Worship attendance has been on a consistent decline for the United Methodist Church in the United States, according to a report from the denominations finance agency. But for conferences in Africa, Asia and Europe, numbers have shot up over the past several years.
"In the central conferences, significant growth has been seen in Africa, with a growth rate of 30 percent in the last four years," said Scott Brewer, senior researcher for the UMC General Council on Finance and Administration, according to the United Methodist News Service.
In the latest report, The State of Our Connection, United Methodist members in the United States reportedly decreased by 0.81 percent, bringing numbers down to about 8.07 million. Worship attendance declined by 0.96 percent from 2003. For the last 10 years, members churchwide have seen a drop by 5.48 percent with membership declining each year since 1968 when the denomination was formed.
Membership and attendance numbers have landed under the scope in analyzation.
"Preliminary analysis has begun to make its way into dialogue regarding church vision and programming," said John Goolsbey, deputy general secretary of administration of GCFA, according to UMNS.
The report showed membership increases in 13 out of the 63 U.S.-based annual regional conferences in 2004 and attendance growth was reported in 16. Addressing the consistent drop, consultations began early March between the GCFA staff, the Council of Bishops Executive Committee and the Connectional Table.
"The 2004 membership and attendance data show declines in membership and attendance that are greater than projected," said Goolsbey. "These are continuations of long-term trends requiring thoughtful analysis and critical dialogue. We will continue to collaborate with the Council of Bishops and the Connectional Table regarding the implications of these trends for the denomination's vision and future ministry."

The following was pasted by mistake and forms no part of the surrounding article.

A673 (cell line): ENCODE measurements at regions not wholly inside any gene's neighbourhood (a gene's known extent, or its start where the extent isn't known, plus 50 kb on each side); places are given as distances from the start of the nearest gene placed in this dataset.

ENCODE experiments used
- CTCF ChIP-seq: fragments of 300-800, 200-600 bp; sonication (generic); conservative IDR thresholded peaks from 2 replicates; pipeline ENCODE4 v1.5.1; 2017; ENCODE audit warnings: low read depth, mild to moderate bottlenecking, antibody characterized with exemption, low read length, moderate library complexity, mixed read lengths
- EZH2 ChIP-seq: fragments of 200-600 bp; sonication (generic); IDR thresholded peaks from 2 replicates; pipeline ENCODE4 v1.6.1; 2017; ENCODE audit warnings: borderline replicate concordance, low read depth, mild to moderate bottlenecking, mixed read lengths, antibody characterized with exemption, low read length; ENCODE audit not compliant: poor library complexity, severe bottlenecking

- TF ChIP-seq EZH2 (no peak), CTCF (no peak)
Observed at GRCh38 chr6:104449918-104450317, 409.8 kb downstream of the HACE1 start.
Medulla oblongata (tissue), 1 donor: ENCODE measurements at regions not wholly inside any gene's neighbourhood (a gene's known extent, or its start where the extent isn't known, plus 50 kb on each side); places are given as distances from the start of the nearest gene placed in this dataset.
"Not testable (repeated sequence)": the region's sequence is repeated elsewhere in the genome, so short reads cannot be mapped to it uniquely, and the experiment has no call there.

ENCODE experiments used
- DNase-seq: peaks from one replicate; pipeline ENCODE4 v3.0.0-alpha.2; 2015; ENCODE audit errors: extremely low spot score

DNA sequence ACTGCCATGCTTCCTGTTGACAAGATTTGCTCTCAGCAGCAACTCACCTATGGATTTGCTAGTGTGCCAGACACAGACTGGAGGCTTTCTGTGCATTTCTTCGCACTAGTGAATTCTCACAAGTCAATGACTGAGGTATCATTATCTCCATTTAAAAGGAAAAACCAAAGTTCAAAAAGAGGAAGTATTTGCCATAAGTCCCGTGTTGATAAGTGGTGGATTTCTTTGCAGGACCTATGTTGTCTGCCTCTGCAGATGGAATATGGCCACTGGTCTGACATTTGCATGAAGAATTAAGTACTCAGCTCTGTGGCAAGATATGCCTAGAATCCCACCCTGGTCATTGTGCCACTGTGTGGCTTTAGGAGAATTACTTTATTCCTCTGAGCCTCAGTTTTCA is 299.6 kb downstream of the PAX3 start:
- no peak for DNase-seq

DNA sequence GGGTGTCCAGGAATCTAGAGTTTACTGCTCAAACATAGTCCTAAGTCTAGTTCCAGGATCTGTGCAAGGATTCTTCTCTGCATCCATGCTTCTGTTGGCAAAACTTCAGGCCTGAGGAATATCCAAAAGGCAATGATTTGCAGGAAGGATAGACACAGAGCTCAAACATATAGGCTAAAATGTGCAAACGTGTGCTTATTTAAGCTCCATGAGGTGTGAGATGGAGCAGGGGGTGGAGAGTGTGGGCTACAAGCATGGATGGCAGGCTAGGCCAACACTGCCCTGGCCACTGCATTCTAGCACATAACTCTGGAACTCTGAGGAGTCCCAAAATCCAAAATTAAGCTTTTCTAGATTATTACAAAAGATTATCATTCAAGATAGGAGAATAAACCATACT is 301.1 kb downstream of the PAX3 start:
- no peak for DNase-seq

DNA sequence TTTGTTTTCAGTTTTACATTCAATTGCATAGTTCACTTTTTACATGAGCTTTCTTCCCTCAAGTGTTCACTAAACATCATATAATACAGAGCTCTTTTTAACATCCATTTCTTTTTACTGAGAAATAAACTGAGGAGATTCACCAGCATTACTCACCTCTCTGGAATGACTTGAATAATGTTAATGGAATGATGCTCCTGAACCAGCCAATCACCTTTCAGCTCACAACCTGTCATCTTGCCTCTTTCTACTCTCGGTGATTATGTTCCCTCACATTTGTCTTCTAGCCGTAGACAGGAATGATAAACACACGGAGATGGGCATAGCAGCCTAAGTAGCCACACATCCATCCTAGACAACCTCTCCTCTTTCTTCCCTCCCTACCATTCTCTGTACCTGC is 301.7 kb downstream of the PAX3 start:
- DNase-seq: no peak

GCFA reported congregations in 2,997 U.S. counties in 2004, more than any other denomination, it stated.
Overseas, lay membership has increased more than 68 percent between 1995 and 2004 to 1.88 million.
Numbers in Hispanic conferences rose 6.18 percent, the eighth consecutive year of growth, and Asian membership was slightly up for the fourth consecutive year.
"This report cannot provide the final word on the state of our connection, but it can contribute to a continuing conversation about what it means to be a strong, faithful and living church," stated the GCFA staff in the report. "Our goal is to raise some of the questions we believe are relevant in forming the vision that will lead our connectional church into its mission of making disciples of Jesus Christ for the transformation of the world."
The finance agency noted that data reporting in the central conferences is limited, and efforts are being made to improve the exchange of information with church leaders.